It seems like everyone I know covets one common thing — SLEEP. Dear, beautiful sleep, an illusive old friend that comes and goes and never quite stays long enough. A major influence on the frequency and length of our pal’s nightly visits can be largely contingent on our bed. I shamefully admit that my husband and I were slumbering on my childhood double-mattress until very recently. No wonder I was an insomniac who watched countless episodes of Golden Girls until the wee hours of the morning on countless sleepless nights.
The investment in a new, high-quality QUEEN-SIZE mattress was a game-changer, to say the very least, yet the combination of our new mattress and my DIY upholstered headboard still begged for something else. With the bed being the focal point in the room, I wanted something to frame it and make it stand out while creating a romantic, relaxing aesthetic. I found the perfect solution for this in a DIY Fringe Canopy that took all of 30 minutes to install, yet changed the entire dynamic of the room.
It got me curious to peer into other people’s bedrooms and see how they were creating a bed that begs you to slumber peacefully. And, so as not to be creepy, I bring you a totally-appropriate yet intimate look at different sleeping situations that might inspire you and your bedroom.
Any post concerning creating an up-grade to your bed would be remiss if it did not include Justina Blakeney’s incredibly romantic and dreamy handmade canopies. Customize with lanterns, ribbon, pom pom trim, or whatever your heart desires. Learn how to make one with Corinne Czar in this episode of Recreate.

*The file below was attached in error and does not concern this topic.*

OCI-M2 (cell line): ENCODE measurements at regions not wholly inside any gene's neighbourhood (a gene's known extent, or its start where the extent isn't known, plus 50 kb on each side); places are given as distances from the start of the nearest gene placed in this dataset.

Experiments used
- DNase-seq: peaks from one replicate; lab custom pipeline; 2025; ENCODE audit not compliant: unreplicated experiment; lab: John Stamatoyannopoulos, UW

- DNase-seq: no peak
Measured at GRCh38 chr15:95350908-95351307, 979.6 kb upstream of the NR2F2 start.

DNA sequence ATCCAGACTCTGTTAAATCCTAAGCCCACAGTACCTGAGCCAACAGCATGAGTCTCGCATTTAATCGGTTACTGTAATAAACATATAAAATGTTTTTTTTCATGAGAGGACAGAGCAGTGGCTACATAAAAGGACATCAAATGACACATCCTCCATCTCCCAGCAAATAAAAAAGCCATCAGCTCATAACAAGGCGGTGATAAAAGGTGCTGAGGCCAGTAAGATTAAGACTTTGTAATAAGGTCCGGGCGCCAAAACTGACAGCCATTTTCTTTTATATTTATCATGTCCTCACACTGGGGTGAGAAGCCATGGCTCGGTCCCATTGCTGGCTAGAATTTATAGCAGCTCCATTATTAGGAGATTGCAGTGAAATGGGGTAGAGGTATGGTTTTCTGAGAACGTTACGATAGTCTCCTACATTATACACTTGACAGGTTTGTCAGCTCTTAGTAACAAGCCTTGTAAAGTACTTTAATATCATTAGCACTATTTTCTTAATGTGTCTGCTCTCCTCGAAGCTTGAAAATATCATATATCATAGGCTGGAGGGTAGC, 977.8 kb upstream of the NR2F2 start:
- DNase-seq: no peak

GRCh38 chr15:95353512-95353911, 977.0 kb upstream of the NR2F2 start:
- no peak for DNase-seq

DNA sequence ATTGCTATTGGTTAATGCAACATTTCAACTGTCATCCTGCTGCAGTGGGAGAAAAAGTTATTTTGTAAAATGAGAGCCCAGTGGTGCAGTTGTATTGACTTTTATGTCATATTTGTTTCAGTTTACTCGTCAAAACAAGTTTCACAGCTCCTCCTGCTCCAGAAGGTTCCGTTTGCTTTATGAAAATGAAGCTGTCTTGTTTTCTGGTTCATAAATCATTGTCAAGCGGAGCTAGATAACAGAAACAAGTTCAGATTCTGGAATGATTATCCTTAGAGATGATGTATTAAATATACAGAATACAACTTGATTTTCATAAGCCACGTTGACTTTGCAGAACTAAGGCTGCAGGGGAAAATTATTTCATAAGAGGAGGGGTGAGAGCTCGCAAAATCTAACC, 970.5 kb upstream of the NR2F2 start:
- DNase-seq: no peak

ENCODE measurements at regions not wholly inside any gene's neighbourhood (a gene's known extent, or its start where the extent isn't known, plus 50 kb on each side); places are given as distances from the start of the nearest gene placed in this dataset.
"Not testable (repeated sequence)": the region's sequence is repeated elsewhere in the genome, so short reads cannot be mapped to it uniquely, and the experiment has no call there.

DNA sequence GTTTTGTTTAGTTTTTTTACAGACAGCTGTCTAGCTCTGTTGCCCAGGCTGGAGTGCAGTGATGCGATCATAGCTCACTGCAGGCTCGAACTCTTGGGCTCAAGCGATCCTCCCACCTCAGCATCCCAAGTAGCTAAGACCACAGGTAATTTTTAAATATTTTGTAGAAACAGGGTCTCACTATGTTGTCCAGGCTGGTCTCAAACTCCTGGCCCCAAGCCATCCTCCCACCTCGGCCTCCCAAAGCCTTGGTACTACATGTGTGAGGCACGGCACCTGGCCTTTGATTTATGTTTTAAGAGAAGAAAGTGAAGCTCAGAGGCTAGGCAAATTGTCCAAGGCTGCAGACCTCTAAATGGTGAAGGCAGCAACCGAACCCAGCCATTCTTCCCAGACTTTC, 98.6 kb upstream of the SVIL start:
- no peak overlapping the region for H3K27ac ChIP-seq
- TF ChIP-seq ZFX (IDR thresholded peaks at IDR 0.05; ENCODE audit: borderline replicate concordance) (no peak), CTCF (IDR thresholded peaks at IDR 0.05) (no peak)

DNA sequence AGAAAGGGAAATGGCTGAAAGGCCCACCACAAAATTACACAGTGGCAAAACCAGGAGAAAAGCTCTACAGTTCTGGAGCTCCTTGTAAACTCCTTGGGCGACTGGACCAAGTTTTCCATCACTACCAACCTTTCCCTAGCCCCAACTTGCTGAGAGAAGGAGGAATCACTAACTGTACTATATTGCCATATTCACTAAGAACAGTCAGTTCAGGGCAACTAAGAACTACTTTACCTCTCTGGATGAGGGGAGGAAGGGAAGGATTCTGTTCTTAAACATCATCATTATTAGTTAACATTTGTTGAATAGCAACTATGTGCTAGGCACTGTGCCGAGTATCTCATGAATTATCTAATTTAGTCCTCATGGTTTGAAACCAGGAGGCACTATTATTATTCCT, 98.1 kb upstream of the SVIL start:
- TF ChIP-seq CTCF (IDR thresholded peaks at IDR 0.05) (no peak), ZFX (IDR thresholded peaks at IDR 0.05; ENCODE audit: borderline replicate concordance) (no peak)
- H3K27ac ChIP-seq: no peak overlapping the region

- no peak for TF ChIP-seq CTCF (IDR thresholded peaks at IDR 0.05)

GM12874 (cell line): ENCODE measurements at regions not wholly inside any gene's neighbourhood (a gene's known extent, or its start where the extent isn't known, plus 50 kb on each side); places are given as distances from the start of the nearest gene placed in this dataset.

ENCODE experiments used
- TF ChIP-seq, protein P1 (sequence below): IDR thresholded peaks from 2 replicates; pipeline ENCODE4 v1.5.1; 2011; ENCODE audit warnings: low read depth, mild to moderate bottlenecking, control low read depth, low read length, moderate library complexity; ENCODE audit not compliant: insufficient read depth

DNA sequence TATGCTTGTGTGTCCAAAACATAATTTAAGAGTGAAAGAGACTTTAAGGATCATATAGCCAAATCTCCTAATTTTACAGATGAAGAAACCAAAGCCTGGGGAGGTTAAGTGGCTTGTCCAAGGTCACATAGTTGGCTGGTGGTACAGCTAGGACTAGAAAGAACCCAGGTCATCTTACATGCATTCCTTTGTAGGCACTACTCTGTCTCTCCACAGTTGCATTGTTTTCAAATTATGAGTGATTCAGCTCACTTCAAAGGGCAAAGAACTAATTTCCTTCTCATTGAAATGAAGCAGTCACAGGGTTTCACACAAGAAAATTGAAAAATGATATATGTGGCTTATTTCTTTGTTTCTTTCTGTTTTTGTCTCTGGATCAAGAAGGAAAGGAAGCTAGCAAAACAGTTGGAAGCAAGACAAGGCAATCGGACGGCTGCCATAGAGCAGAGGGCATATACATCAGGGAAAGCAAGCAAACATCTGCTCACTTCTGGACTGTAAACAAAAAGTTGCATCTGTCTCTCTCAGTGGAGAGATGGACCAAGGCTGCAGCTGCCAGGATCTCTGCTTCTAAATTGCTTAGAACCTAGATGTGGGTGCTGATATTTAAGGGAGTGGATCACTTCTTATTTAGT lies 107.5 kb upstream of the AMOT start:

In a stark contrast to those colorful, feminine spaces, Rue Magazine gives us a glimpse into Nate Berkus’s masculine and modern bedroom. Those clean lines and dark palette would put my mind in a calm and restful state immediately.
This week, HGTV HOME Design Director (and former HGTV.com Guest Editor) Nancy Fire is readying herself for SURTEX, the leading design and digital fabric printing trade show that connects designers, buyers and manufacturers from around the world. Nancy, who is also creative director and founder of Design Works International and First2Print — is playing a big part in this year’s event.
Nancy’s companies and SURTEX have come together to create Design A Seat, a campaign that showcases surface design, digital fabric printing and industry connectivity. As so many industries come together May 18th, 19th and 20th, each seat in the campaign will represent one or more of them. The seats are sourced, revamped, DIYed and upholstered with both digitally printed fabric or wovens, each with their corresponding industry in mind. Each seat tells a story. Take a peek at what’s coming.
3 More Looks
Watercolor prints have been rising in popularity for a few months now — HGTV Home’s Nancy Fire even named them as one of the top design trends to watch this spring. I personally love these hazy, colorful designs — but you know what I don’t love? That designer price tag. So, how excited was I to discover that you can make your own watercolor-esque pillow covers with basic rubbing alcohol and a handful of Sharpies? Pretty darned excited. Watch the video to learn how:
Fair warning: These pillows are kind of addicting to make, and I’m itching to use the technique on table linens and maybe even a t-shirt. The possibilities are endless!
With the determination of an aging pop star, string art continues to reinvent itself over and over again. Design is always in flux so it’s impressive when a technique evolves over time and continues to connect with what’s going on in the home decor world. Originally a “decor craft” in the 60′s, string art has evolved from kitchy to trippy to modern right before our very eyes, if you consider old Domino magazines and Pinterest right before our very eyes. Here are a few of my favorite interpretations, and I’d love for you to weigh in on which ones you dig in the comments section.
Our own Marianne Canada made a rad monogram moment with her version on Weekday Crafternoon.
I brought string art to a geometric animal place with my Geo Bear for HGTV Handmade.